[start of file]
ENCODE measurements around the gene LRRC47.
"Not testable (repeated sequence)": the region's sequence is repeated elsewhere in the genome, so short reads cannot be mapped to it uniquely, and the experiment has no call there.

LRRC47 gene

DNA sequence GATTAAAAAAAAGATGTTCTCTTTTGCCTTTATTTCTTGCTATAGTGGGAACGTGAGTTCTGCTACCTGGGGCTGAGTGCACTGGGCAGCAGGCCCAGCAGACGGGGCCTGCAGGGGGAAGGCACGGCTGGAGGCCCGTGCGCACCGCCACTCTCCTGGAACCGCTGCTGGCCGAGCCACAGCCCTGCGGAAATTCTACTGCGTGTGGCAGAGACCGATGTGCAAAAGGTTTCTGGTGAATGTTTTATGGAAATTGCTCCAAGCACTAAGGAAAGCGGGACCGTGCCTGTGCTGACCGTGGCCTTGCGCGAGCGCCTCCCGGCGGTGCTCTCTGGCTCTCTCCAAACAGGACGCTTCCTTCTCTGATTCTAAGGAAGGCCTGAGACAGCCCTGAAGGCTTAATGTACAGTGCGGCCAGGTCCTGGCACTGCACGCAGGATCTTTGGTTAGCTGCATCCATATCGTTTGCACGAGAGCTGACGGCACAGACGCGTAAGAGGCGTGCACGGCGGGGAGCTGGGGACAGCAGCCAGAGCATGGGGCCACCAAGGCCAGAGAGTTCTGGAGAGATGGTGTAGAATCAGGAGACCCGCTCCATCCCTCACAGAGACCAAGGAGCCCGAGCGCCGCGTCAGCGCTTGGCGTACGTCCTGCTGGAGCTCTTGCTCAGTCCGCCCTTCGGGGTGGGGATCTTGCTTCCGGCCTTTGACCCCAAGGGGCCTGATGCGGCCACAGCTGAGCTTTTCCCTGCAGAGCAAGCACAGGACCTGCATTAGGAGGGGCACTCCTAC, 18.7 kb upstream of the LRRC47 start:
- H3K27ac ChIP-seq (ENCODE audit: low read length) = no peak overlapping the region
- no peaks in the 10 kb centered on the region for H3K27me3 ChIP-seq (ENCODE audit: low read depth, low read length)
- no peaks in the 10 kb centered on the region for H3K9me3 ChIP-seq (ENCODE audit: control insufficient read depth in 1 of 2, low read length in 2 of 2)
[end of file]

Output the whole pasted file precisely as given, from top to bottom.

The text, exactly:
ENCODE measurements around the gene LRRC47.
"Not testable (repeated sequence)": the region's sequence is repeated elsewhere in the genome, so short reads cannot be mapped to it uniquely, and the experiment has no call there.

LRRC47 gene

DNA sequence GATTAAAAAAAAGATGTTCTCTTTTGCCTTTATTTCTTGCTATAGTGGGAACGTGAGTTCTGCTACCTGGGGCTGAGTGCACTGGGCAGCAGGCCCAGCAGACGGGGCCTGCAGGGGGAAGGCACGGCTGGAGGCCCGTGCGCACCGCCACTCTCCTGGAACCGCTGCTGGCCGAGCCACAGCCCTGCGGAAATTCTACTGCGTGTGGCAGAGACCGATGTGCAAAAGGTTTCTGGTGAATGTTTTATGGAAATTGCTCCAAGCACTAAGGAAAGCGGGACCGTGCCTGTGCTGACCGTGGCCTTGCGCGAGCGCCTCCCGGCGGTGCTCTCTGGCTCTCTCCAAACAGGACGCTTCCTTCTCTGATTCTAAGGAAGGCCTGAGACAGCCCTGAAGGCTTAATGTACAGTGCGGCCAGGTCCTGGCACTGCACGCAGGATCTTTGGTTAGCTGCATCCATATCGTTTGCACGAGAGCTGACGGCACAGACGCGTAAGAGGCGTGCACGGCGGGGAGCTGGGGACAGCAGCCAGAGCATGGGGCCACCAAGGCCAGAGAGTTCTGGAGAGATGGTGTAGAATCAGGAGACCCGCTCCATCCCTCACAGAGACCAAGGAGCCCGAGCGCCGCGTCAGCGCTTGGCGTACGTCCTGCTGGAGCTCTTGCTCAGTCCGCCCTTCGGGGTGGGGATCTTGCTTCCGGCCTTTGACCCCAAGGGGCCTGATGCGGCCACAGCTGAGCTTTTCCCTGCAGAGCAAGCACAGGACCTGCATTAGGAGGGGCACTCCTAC, 18.7 kb upstream of the LRRC47 start:
- H3K27ac ChIP-seq (ENCODE audit: low read length) = no peak overlapping the region
- no peaks in the 10 kb centered on the region for H3K27me3 ChIP-seq (ENCODE audit: low read depth, low read length)
- no peaks in the 10 kb centered on the region for H3K9me3 ChIP-seq (ENCODE audit: control insufficient read depth in 1 of 2, low read length in 2 of 2)